How To Build A Home Fallout Shelter In The Cold War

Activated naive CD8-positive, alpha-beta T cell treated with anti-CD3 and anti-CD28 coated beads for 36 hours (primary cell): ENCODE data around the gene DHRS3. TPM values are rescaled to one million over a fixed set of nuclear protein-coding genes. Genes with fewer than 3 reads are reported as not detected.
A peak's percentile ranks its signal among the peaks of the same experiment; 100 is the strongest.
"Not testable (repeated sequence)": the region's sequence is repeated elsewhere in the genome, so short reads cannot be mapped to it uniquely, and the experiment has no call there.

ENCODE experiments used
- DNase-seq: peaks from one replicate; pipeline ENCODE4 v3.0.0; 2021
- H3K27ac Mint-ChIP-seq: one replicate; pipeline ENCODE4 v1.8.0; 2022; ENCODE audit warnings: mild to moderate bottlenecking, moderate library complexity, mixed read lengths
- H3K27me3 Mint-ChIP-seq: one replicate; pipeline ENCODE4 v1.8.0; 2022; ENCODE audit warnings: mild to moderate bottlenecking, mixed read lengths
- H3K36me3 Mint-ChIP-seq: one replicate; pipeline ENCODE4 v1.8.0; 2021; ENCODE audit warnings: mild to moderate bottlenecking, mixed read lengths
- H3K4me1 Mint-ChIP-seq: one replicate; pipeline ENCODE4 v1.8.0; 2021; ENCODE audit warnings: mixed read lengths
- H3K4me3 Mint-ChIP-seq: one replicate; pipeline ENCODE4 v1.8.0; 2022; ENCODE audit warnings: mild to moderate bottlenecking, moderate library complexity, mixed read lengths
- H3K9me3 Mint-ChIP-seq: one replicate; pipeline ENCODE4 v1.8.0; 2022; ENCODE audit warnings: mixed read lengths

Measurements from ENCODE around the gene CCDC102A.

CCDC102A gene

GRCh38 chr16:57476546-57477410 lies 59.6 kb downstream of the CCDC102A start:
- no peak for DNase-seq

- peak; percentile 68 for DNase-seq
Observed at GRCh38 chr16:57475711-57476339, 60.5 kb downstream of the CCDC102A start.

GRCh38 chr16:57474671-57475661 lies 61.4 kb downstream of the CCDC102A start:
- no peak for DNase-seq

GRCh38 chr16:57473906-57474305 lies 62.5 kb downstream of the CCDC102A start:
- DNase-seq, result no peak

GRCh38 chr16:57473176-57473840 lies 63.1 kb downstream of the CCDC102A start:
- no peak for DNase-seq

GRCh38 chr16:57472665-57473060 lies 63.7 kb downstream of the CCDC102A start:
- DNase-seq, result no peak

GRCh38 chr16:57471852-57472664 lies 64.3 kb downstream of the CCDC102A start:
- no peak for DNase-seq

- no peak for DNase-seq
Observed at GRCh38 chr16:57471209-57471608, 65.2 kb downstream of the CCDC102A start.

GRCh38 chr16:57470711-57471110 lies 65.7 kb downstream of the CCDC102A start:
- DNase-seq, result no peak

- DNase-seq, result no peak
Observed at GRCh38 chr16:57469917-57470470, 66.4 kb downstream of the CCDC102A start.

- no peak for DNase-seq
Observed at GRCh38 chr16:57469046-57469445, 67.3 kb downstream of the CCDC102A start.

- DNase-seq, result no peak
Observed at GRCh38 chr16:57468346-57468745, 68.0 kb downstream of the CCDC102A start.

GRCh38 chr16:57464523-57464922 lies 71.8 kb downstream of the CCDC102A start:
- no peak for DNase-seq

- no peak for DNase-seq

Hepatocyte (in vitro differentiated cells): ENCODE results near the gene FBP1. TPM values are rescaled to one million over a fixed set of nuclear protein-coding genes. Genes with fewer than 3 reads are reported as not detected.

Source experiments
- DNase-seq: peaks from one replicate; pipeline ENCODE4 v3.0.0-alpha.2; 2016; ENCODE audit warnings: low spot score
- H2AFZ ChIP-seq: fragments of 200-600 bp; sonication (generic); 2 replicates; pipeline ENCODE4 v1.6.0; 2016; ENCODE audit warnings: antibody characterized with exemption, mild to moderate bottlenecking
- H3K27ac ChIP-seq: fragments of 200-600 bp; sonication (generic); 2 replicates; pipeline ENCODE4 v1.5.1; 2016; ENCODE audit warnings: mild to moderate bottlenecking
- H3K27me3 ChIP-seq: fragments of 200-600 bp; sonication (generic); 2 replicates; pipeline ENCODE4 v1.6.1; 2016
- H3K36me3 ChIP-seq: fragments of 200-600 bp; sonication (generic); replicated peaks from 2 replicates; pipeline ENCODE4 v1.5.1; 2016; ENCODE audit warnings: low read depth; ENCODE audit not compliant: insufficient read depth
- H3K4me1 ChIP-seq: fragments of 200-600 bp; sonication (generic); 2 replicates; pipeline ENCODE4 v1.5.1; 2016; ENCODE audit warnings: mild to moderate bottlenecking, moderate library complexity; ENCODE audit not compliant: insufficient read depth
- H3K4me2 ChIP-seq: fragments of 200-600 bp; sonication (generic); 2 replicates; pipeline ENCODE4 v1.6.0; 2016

this episode is sponsored by Wix go to wix.com slash go slash simple history to create a website now how to build a home fallout shelter in the Cold War [Music] by 1961 the Cold War was heating up and the threat was becoming real as the Soviets had intercontinental ballistic missiles with sufficient range and numbers to threaten the mainland of America these missiles carried nuclear warheads with the equivalent explosive power of three million tons of TNT a direct hit from one of these missiles or being within hundreds of yards of one detonating meant certain death whether you were in a shelter or not as either the blast the 500 mile an hour shock wave or the massive burst of radiation would almost certainly kill you but in a fallout shelter if you were several miles away from the impact site you might stand some kind of a chance and this is what they were designed for there was neither the money nor necessary planning in place the federal government’s strategy was trying to persuade the American public for the need for personal shelters and to take responsibility to prepare for the worst rather than rely on the government to provide mass public shelters and support so suddenly there was a need to try and protect the civilian population from such devastation by encouraging the building of personal fallout shelters after a nuclear attack given that you survived the blast there was the danger of radioactive fallout that could contaminate the air and soil lasting for weeks months or even years in the surrounding environment so the fallout shelter had to be designed to shield people from these effects one option was to buy a prefabricated shelter which was like a steel cylinder with a submarine style hatch another was the several possible private shelter designs to build both underground and over ground in such areas as the basement or your backyard instruction manuals and TV shows demonstrated to the American public how to build them as a do-it-yourself project the shelter’s walls and roof could be built from solid thick concrete blocks to absorb and shield from radiation the entrance no more than two feet wide was strictly built with a right angle turn to prevent most of the radiation rays getting in as radiation travels in a straight line if it was outside in the backyard a hatch would provide entry a basic basement shelter according to the manuals could be built for 150 to 200 dollars at the time ventilation was supplied by vents in the bottom of the shelter wall and with air vent pipes which were to a filter mechanism on the surface turning a hand-cranked blower attached to the vent pipe would bring in fresh air with fallout shelters there was a real fear that unprepared neighbors in desperation might try to enter the shelter so sometimes air vents that lead to the surface were camouflaged and tamper-proof heat could build up very quickly in a small confined shelter because of the occupants body heat and because earth is a good thermal insulator climate control therefore could aid in cooling but it was an expensive feature of shelters the shelter would be stocked with canned food and water rations required to survive an extended length of time supplies and equipment for sanitation as well as medical supplies were also stocked inside one of the obvious problems apart from ration and water for the duration of the shelter was the toilet a solution was to use a bag in a garbage can with a tight-fitting cover the waste could be kept in the can until it was safe to leave the shelter it was also important to keep a radio to stay in touch with other survivors and conelrad broadcasts ideally an electrical generator was installed in the shelter to provide lighting and other comforts of home whether a homemade do-it-yourself shelter would have been effective if a nuclear attack did take place during the Cold War is debatable while they may have blocked radiation the occupants may have suffered by the time it was okay to go back outside because of the lack of air handling and waste disposal systems as well as the high temperatures [Music] in 1959 the US government produced a do-it-yourself book it was later found out that only a small percentage of Americans had actually received and read it in 1962 just 1.4 percent of Americans had a nuclear fallout shelter which meant that 98.6 percent of people had to rely on federal or state or county shelters and they were simply not enough of them so what was the reason it was likely cost in a survey at the time sixty-seven percent of Americans simply felt they could not afford to build their own fallout shelter this episode of simple history was brought to you by wicks people invested in fallout shelters in the Cold War and you can protect yourself from obscurity Wix is the place to go to make that professional looking site you’ve always wanted to make go to wix.com slash go slash simple history to create a site that is customized to what you want to do regardless of 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Video source: https://www.youtube.com/watch?v=q11c29qdmJ0

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